How not to be a quarrelsome lover



I remember attending the funeral of the mum of a good friend. My own mum had died a few months before and it was hard listening to the hymns without bursting into tears. As I sat staring up at the beautiful stained glass in the chapel during the funeral service, I distinctly recall the priest saying: “Love is a gift from God.” I am sure we all associate God with love, but how is this love a gift especially in today’s world where the easiest thing to tell someone (especially when we are in the heat of a moment) is: “I love you!” We don’t even have to mean what we’re saying as evidenced from current divorce statistics.

But let’s examine our own relationships, especially those with our significant others. How many times has the ‘love of our life’ said or done something that greatly upset us? And how many times have we shown our displeasure by not speaking to them for extended periods of time or only offering gruff monosyllabic answers to their probing questions? What about our withdrawal actions when a family member or friend does something that truly ticks us off? Are we not showing them from this behavior that the return of our love is solely performance based i.e. if you treat me right then I’ll treat you right in return?

Yellow loveI believe that real love i.e. the kind where people selflessly support you, the kind that hurts when you hurt and laughs when you laugh, the kind that does not even need words because the actions say it all … this love is the gift that God gives us. God knew I didn’t want to go to the funeral but He knew I needed to let my friend know how much I loved her, to remember how much He loved mummy, and to know how much He still loves me and of course Nate. He reminded me that He is truly the only person I can depend on to love me unconditionally and forever – just as I am. Isn’t it great that God loves us in spite of our ‘performance’? He may be upset when we forget to be kind to others, worship and praise Him, give Him thanks or share His blessings but that doesn’t mean He will shut us out, not speak to us for weeks at a time, or write us off altogether.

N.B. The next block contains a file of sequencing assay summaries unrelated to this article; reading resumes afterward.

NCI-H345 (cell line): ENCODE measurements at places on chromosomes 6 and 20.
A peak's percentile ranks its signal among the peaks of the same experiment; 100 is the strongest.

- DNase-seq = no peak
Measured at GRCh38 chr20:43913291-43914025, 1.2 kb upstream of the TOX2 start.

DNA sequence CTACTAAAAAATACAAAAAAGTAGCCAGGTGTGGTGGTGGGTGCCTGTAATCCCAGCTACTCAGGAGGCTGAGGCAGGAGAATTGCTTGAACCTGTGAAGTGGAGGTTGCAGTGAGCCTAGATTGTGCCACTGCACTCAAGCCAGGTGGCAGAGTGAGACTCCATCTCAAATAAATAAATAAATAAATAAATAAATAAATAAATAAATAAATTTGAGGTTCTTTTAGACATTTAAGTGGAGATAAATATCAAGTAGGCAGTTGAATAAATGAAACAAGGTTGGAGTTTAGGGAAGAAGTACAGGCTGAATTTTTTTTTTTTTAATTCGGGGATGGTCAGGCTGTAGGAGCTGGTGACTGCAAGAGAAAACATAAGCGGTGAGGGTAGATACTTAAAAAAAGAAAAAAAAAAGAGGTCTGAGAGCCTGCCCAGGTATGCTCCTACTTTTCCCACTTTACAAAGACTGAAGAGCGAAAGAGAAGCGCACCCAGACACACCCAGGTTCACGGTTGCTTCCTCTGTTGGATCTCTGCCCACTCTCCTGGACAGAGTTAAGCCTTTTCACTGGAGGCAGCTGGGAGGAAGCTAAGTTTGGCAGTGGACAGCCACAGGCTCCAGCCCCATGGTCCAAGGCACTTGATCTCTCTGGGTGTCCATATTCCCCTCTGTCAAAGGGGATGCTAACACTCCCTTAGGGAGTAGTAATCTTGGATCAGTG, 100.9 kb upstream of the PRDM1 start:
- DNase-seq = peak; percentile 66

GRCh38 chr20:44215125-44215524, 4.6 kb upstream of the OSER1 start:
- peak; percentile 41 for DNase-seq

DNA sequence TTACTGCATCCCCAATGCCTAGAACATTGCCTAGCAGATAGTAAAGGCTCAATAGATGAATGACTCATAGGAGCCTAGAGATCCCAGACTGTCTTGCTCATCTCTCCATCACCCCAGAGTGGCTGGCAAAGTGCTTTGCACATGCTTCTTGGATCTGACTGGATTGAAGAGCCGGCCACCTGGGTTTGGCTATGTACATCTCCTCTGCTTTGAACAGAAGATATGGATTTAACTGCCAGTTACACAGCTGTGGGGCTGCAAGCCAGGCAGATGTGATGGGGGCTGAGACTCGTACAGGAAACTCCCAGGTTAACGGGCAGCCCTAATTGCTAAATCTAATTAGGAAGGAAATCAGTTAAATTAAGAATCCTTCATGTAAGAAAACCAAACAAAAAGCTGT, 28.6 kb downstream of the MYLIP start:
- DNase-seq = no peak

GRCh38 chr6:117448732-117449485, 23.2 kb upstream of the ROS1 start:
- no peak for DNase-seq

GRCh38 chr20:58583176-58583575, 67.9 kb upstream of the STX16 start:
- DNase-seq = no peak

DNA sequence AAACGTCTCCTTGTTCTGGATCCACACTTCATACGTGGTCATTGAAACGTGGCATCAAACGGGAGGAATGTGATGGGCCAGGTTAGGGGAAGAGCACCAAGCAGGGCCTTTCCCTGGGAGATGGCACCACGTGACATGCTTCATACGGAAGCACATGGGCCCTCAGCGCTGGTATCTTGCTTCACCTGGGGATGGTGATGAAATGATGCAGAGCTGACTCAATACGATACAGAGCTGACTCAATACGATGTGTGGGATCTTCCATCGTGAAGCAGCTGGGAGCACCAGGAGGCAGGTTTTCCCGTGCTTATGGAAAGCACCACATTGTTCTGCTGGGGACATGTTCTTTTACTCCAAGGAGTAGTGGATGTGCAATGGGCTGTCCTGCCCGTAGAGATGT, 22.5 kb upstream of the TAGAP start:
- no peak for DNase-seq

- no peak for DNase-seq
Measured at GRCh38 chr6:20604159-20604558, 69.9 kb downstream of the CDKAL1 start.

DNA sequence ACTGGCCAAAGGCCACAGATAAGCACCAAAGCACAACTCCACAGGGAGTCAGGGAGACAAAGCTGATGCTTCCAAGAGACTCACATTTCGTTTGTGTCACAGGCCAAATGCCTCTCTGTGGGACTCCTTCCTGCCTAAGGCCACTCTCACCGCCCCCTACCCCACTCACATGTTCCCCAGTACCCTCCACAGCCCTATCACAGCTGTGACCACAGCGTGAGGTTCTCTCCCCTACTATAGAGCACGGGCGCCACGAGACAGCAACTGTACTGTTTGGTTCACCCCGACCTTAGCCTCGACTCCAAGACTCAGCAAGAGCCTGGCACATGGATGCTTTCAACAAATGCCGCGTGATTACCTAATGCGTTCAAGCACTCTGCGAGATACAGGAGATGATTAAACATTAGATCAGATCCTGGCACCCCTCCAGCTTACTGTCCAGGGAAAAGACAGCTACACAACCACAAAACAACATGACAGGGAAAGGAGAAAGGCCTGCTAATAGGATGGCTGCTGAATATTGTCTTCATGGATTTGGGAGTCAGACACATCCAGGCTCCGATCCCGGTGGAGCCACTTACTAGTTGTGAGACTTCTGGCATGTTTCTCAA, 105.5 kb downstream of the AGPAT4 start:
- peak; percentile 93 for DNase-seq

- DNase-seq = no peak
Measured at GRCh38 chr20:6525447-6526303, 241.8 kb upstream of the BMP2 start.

Interestingly enough, Proverbs shares some thoughts on quarrelsome wives (as though there are no quarrelsome men!). However, let’s see if applying some basic Love Performance Management (LPM) tips can better help us keep things in perspective:

  1. • Acknowledge and accept God’s gift of love for you (and your partner, family, friends, etc.)
  2. • See this love all around you in spite of whatever challenges you may be facing at this time
  3. • Share this gift of love in turn with others starting with those closest to you
  4. • Respect others in a loving manner – express yourself in a non-threatening way, be a good listener, agree to disagree (without harming or killing anyone)

It may be hard friends, but it can be done: we can love others in spite of their “un-love able-ness” and/or “quarrelsome-ness” … who’s with me?


“A quarrelsome wife is like the dripping of a leaky roof in a rainstorm; restraining her is like restraining the wind or grasping oil with the hand.”  Proverbs 27:15-16 (NIV)

“Better to live on a corner of the roof than share a house with a quarrelsome wife.”  Proverbs 21:9 (NIV)

“Better to live in a desert than with a quarrelsome and nagging wife.”  Proverbs 21:19 (NIV)

Ladybug_Yellow Flower




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Barbadian mother and lover of laughter; story teller and best-selling author; happy to follow God's lead and to live my mantra: "you've gotta be a rainbow in the lives of others when it rains."

8 thoughts on “How not to be a quarrelsome lover”

          1. Sounds great! The verse has saved us from having fights that linger on. We are forced to talk about the situation or at least calm down enough to go to bed and start fresh on the morning.


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